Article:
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By Larry Edsall
Back to ClassicCars.com Community

How to get started in vintage rallying
Rich Taylor

How to get started in vintage rallying

(Note: Larry Edsall is off on a road trip, so he's turned over this space to Rich Taylor, automotive writer and vintage rally organizer, who shares his knowledge on how to get involved in vintage rallying.)

Until a few years ago, there were only two things to do with your vintage sports car once the restoration was finished: you could show it in a concours d'elegance or take it vintage racing.

Looking at old cars parked on a lawn quickly gets dull, while racing wheel-to-wheel sometimes gets too exciting! Racing is also a lot more fun for the driver than for his spouse who's hanging around yet another dusty, noisy track. What the world needs is a way for a couple to drive, enjoy and share their beloved vintage sports car with minimal risk.

Vintage rallies are the perfect solution. Old car owners get to foregather with other enthusiasts as they do at a concours, but also to drive their old cars without the risk inherent in racing. Vintage rallies require not only a driver, but a navigator to handle the timing and route instructions. In other words, this is a fun automotive activity that a couple can enjoy together.

It's the modern equivalent of the Grand Tour, except that the organizers have already figured out the prettiest roads, booked the nicest hotels, culled the wine list, brought a truck to carry everyone's luggage and hired professional mechanics to follow behind in case someone's car breaks down.

Most vintage events take their cue from the Mille Miglia Storica, a 1000-mile drive held in early-May that follows the route of the Mille Miglia, an annual open-road race from Brescia to Rome and back for sports cars that began in 1927 and was outlawed after the Marquis de Portago's fatal accident in 1957. Today's Mille Miglia Storica is restricted to cars that competed in the original race - sports/racing cars built between 1927 and 1957.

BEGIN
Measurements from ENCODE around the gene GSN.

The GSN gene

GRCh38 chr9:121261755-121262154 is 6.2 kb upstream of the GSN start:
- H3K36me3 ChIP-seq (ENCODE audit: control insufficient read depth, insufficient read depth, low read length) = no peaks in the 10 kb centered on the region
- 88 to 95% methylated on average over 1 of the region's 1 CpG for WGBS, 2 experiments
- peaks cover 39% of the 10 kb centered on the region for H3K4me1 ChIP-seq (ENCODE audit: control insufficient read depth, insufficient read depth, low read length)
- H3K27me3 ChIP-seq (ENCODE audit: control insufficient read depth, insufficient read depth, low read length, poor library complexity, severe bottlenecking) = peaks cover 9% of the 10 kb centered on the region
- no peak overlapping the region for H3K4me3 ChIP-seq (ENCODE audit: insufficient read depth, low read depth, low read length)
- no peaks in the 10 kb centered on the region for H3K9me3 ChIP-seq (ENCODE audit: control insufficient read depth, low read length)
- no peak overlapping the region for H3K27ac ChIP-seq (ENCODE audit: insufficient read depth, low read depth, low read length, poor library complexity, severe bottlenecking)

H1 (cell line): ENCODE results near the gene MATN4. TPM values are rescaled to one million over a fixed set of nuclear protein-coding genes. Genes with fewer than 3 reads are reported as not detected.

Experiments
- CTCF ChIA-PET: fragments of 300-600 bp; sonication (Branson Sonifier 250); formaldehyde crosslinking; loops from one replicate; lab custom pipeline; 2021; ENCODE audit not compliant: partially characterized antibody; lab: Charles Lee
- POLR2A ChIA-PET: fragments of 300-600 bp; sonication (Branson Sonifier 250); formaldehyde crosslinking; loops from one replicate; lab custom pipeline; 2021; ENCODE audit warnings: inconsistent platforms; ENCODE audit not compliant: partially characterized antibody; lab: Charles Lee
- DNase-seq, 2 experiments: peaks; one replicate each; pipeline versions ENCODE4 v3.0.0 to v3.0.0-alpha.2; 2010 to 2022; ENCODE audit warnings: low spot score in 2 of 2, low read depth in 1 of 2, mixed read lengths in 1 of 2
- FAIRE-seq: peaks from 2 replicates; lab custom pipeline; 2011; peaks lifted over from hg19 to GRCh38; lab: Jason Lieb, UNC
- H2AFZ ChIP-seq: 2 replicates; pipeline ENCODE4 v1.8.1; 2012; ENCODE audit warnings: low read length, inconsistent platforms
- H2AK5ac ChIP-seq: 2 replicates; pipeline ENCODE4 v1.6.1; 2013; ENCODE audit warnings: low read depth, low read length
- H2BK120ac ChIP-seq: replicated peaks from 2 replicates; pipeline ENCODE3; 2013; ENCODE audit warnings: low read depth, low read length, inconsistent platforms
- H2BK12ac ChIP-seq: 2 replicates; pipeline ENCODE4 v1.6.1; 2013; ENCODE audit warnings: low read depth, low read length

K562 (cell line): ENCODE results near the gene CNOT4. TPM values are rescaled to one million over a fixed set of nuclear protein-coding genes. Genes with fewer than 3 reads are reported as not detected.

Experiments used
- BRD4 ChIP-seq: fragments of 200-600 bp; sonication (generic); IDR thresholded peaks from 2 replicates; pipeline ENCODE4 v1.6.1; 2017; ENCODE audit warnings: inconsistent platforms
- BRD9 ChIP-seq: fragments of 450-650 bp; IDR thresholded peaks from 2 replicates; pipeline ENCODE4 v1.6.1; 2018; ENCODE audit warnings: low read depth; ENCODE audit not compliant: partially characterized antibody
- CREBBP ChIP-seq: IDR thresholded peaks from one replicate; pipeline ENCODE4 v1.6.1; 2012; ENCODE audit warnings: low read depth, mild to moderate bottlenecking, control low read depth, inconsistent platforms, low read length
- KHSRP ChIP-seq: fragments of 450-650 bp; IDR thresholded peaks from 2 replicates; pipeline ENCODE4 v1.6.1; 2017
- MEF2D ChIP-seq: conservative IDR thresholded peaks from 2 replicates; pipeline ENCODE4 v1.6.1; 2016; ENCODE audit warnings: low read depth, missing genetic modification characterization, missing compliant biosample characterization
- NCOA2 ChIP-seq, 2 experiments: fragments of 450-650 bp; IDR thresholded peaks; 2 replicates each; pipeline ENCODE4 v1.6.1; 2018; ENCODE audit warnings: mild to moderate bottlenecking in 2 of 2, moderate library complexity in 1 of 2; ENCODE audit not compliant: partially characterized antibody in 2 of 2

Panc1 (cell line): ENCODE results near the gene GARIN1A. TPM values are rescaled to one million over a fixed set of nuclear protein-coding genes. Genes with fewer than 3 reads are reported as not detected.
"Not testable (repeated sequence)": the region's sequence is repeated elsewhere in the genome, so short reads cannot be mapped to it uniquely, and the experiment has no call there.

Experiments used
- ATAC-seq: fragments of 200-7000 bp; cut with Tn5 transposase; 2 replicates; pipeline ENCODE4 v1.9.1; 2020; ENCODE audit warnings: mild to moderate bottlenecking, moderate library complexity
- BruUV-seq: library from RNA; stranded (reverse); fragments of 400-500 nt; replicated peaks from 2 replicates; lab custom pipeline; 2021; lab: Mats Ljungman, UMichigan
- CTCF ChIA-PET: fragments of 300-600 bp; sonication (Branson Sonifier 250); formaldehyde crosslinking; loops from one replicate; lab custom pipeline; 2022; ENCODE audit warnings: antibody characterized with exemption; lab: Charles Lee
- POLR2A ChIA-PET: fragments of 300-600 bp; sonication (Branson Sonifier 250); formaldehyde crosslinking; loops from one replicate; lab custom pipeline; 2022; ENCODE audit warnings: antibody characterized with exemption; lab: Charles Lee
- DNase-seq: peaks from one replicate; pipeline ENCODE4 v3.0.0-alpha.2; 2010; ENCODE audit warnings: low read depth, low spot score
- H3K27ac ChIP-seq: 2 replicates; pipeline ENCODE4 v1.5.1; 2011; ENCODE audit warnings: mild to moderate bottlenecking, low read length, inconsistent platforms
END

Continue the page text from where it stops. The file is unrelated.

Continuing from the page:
Events organized by our Vintage Rallies, Inc. are open to sports, racing and GT cars built 1975 or earlier, plus there are classes for late-model exotics. This allows newer cars like Porsches, Ferraris and Maseratis to mingle with classic machines.

The performance of most cars built before World War II is pretty tame by twenty-first century standards, plus they can be physically demanding to drive, unreliable and expensive to repair. On the other hand, the best pre-war sports cars really do handle like they're on rails and provide a high level of driving excitement.

There are literally dozens of sports cars built between 1946 and 1957 that make terrific vintage rally cars. Prices are much lower than for pre-war cars with equivalent performance. Repairs cost less, too. A car such as a V8-powered Allard will literally leave you breathless. Other relatively inexpensive but fun choices are the Jaguar XK-120/140/150, 1956 or '57 Corvette, Maserati 3500 GT, AC Ace, Morgan Plus 4, Aston Martin DB-2/4, Austin-Healey 100 or Porsche 356.

Most vintage rallies allow cars built up through 1975, which gets you into such wonderful machinery as the Shelby Cobra, Aston Martin DB-4/DB-5/DB-6, Ferrari 275 GTB, 365 GTB/4 or 330 GTC.

Probably the best all-round vintage rally cars from this era are the 1973-74 Porsche 911, 1965-66 Shelby Mustang GT-350 or 1963-67 Corvette Stingray. All three are fast, fun, reliable and inexpensive.

A vintage rally is not a race. It is much more demanding than that!

There are stretches on the Northwest Passage or Texas 1000 where fast cars can cruise at 140 mph. This is definitely not the time to have an old dry-rotted tire collapse or a spongy radiator hose lose its cool.

Smart rally drivers prep their cars thoroughly and bring a box of hard-to-find spares. Unlike fanatic vintage racing tech inspectors, rally organizers won't care if you've hidden disc brakes behind the wheels of your Porsche 356, bolted a 5-speed Tremec transmission behind the V8 in your Corvette or fitted high-tech radial tires to your old Ferrari.

Forget the 600-hp small block with the 30-minute life expectancy. While the typical vintage race is 30 miles or so, the typical vintage rally is 1000 miles. Think about it. You need to pay special attention to obvious things such as the cooling system, electrical system, brakes, tires, shocks, wheel bearings and U-joints, plus any special weakness peculiar to your model of car.

At the very least, you should carry a fire extinguisher, spare tire, a small jack, tool kit, oil, brake fluid, coolant, sparkplugs, wire ties and a first aid kit.

Some vintage rallies are referred to as TSD events. TSD stands for Time-Speed-Distance. Each two-person team of driver and navigator gets route instructions that direct them from one checkpoint to the next. There might be three or four of these stages each day of a four-day rally. The checkpoints are usually at some scenic tourist spot, a private car museum or some other point of interest.